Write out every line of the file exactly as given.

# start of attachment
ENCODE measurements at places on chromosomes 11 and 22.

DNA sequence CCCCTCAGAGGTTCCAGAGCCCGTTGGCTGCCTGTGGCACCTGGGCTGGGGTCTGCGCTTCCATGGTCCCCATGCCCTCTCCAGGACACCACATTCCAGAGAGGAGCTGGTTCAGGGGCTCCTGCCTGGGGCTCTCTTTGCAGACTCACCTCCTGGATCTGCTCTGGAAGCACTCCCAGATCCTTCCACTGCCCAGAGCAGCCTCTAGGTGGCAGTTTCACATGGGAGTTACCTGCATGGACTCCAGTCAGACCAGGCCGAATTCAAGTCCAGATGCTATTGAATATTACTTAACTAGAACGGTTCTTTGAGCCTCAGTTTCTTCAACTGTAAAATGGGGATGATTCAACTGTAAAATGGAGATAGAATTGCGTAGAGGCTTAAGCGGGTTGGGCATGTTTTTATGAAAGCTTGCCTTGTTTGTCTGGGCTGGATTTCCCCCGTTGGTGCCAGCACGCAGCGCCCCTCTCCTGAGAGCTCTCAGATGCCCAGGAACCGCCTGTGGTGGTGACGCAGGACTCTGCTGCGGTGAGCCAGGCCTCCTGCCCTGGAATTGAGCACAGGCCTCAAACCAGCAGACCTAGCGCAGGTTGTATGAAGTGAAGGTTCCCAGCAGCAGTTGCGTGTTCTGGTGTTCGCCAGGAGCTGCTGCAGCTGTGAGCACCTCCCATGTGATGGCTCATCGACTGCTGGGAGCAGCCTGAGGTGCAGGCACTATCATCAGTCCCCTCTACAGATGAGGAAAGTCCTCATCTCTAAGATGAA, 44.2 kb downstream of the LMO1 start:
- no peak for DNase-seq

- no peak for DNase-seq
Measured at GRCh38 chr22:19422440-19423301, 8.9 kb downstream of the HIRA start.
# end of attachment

ENCODE measurements at places on chromosomes 11 and 22.

DNA sequence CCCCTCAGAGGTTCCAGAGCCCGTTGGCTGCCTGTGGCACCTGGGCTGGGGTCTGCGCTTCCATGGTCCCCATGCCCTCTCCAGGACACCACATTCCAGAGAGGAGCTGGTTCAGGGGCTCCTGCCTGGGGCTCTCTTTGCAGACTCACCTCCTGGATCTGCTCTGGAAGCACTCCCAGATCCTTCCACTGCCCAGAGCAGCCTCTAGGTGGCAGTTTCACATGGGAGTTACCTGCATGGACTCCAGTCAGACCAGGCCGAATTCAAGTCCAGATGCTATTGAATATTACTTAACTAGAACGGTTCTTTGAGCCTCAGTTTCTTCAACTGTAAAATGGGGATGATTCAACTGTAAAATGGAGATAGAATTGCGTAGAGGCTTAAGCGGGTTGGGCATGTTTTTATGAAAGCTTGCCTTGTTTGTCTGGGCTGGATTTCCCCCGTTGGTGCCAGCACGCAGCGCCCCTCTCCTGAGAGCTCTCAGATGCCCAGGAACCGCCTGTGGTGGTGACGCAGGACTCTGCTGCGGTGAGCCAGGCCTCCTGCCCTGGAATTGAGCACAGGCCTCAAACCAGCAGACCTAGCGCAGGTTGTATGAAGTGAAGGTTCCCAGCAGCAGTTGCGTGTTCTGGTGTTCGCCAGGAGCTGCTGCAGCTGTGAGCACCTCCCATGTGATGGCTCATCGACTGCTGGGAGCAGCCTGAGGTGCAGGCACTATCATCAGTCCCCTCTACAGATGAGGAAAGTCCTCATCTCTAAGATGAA, 44.2 kb downstream of the LMO1 start:
- no peak for DNase-seq

- no peak for DNase-seq
Measured at GRCh38 chr22:19422440-19423301, 8.9 kb downstream of the HIRA start.